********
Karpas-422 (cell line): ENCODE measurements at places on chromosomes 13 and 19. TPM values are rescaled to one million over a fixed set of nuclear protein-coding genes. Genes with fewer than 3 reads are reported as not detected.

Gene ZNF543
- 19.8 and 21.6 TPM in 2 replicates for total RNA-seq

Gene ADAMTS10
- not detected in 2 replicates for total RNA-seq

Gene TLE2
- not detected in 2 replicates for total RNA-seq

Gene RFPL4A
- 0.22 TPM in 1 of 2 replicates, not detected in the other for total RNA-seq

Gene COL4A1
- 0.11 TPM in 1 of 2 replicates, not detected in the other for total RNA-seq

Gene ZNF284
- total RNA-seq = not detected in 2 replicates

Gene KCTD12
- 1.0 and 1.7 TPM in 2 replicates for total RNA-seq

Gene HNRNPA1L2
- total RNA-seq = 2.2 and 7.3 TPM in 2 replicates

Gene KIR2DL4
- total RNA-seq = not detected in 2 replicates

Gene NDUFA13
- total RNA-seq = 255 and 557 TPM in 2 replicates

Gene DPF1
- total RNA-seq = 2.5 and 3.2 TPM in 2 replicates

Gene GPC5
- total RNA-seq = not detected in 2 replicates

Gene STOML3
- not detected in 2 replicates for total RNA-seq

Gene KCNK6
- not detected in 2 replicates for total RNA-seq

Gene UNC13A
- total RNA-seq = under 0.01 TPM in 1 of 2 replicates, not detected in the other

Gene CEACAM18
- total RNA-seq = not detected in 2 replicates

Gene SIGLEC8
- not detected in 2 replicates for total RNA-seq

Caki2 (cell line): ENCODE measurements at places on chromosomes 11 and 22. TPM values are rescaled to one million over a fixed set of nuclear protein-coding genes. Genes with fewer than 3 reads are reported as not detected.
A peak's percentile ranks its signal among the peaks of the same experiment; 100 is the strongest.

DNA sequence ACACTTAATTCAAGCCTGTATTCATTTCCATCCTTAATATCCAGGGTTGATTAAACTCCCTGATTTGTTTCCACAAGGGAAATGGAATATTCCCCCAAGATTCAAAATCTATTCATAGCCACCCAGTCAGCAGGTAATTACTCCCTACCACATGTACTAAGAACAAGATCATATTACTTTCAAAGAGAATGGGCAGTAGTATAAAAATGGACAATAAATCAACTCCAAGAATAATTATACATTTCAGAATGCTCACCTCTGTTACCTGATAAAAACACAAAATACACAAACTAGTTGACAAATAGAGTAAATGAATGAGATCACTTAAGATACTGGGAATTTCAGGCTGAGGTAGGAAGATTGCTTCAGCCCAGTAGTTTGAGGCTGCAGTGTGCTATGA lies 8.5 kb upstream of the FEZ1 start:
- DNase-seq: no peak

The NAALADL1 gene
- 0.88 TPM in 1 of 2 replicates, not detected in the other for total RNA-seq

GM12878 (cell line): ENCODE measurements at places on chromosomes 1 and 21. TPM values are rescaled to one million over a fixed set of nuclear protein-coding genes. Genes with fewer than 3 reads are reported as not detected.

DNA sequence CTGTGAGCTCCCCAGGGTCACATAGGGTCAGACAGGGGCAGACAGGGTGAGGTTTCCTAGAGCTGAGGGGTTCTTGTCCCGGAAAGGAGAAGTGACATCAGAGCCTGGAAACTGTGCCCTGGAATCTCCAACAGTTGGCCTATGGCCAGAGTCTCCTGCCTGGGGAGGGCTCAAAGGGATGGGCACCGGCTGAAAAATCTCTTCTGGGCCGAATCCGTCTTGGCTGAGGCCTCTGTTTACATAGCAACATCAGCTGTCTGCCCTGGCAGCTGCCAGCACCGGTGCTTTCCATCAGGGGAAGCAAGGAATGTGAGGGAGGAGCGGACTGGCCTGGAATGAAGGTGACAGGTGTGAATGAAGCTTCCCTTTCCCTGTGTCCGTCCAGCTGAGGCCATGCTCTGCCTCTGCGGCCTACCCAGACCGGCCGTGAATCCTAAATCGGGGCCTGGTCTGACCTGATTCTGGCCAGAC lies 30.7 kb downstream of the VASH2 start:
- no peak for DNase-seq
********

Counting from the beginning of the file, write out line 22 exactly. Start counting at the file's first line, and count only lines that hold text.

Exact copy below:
Gene DPF1